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Disentangling the effects of Alzheimer's and small vessel disease on white matter fibre tracts.

Brain. 2022 Jul 21:awac265. doi: 10.1093/brain/awac265. Epub ahead of print. PMID: 35859352.

Authors/Editors: Dewenter A, Jacob MA, Cai M, Gesierich B, Hager P, Kopczak A, Biel D, Ewers M, Tuladhar AM, de Leeuw FE, Dichgans M, Franzmeier N. Duering M; SVDs@target Consortium and Alzheimer’s Disease Neuroimaging Initiative (ADNI).
Publication Date: 2022

Abstract

Alzheimer’s disease and cerebral small vessel disease are the two leading causes of cognitive decline and dementia and co-exist in most­ memory clinic patients. White matter damage as assessed by diffusion MRI is a key feature in both Alzheimer’s and cerebral small vessel disease. However, disease-specific biomarkers of white matter alterations are missing. Recent advances in diffusion MRI operating on the fixel level (fiber population within a voxel) promise to advance our understanding of disease-related white matter alterations. Fixel-based analysis allows to derive measures of both white matter microstructure, measured by fiber density, and macrostructure, measured by fiber-bundle cross-section. Here, we evaluated the capacity of these state-of-the-art fixel metrics to disentangle the effects of cerebral small vessel disease and Alzheimer’s disease on white matter integrity.

We included three independent samples (total n = 387) covering genetically defined cerebral small vessel disease and age-matched controls, the full spectrum of biomarker-confirmed Alzheimer’s disease including amyloid- and tau-PET negative controls and a validation sample with presumed mixed pathology. In this cross-sectional analysis, we performed group comparisons between patients and controls and assessed associations between fixel metrics within main white matter tracts and imaging hallmarks of cerebral small vessel disease (white matter hyperintensity volume, lacune and cerebral microbleed count) and Alzheimer’s disease (amyloid- and tau-PET), age and a measure of neurodegeneration (brain volume).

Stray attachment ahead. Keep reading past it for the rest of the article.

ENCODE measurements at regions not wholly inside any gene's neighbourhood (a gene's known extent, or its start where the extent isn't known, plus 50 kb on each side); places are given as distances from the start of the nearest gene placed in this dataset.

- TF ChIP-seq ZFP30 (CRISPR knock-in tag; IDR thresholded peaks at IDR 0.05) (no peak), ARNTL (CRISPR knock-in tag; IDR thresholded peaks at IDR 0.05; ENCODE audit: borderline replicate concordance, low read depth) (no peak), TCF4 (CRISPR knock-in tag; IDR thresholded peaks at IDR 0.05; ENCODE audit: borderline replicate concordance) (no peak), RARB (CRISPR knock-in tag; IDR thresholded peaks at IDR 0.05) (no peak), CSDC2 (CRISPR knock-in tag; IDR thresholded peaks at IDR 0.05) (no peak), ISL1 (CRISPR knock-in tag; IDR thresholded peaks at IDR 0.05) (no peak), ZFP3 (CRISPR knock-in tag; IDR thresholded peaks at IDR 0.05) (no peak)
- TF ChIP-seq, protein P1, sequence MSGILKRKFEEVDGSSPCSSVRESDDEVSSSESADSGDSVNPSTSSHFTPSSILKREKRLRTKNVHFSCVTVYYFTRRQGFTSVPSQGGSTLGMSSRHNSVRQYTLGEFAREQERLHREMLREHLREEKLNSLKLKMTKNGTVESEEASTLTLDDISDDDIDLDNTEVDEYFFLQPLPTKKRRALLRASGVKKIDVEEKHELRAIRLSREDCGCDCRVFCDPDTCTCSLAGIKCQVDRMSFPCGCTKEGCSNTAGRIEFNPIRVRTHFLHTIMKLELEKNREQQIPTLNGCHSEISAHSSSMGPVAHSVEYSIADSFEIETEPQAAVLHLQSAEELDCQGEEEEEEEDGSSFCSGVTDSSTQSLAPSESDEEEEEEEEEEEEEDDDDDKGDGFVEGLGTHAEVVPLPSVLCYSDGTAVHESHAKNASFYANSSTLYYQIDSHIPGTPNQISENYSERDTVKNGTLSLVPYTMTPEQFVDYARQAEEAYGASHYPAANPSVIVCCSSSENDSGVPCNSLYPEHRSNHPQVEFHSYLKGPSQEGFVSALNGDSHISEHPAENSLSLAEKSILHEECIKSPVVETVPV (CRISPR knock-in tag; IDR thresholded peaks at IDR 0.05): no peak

Our results showed that i) fiber density was reduced in genetically defined cerebral small vessel disease and strongly associated with cerebral small vessel disease imaging hallmarks, ii) fiber-bundle cross-section was mainly associated with brain volume, and iii) both fiber density and fiber-bundle cross-section were reduced in the presence of amyloid, but not further exacerbated by abnormal tau deposition. Fixel metrics were only weakly associated with amyloid- and tau-PET.

Taken together, our results in three independent samples suggest that fiber density captures the effect of cerebral small vessel disease, while fiber-bundle cross-section is largely determined by neurodegeneration. The ability of fixel-based imaging markers to capture distinct effects on white matter integrity can propel future applications in the context of precision medicine.

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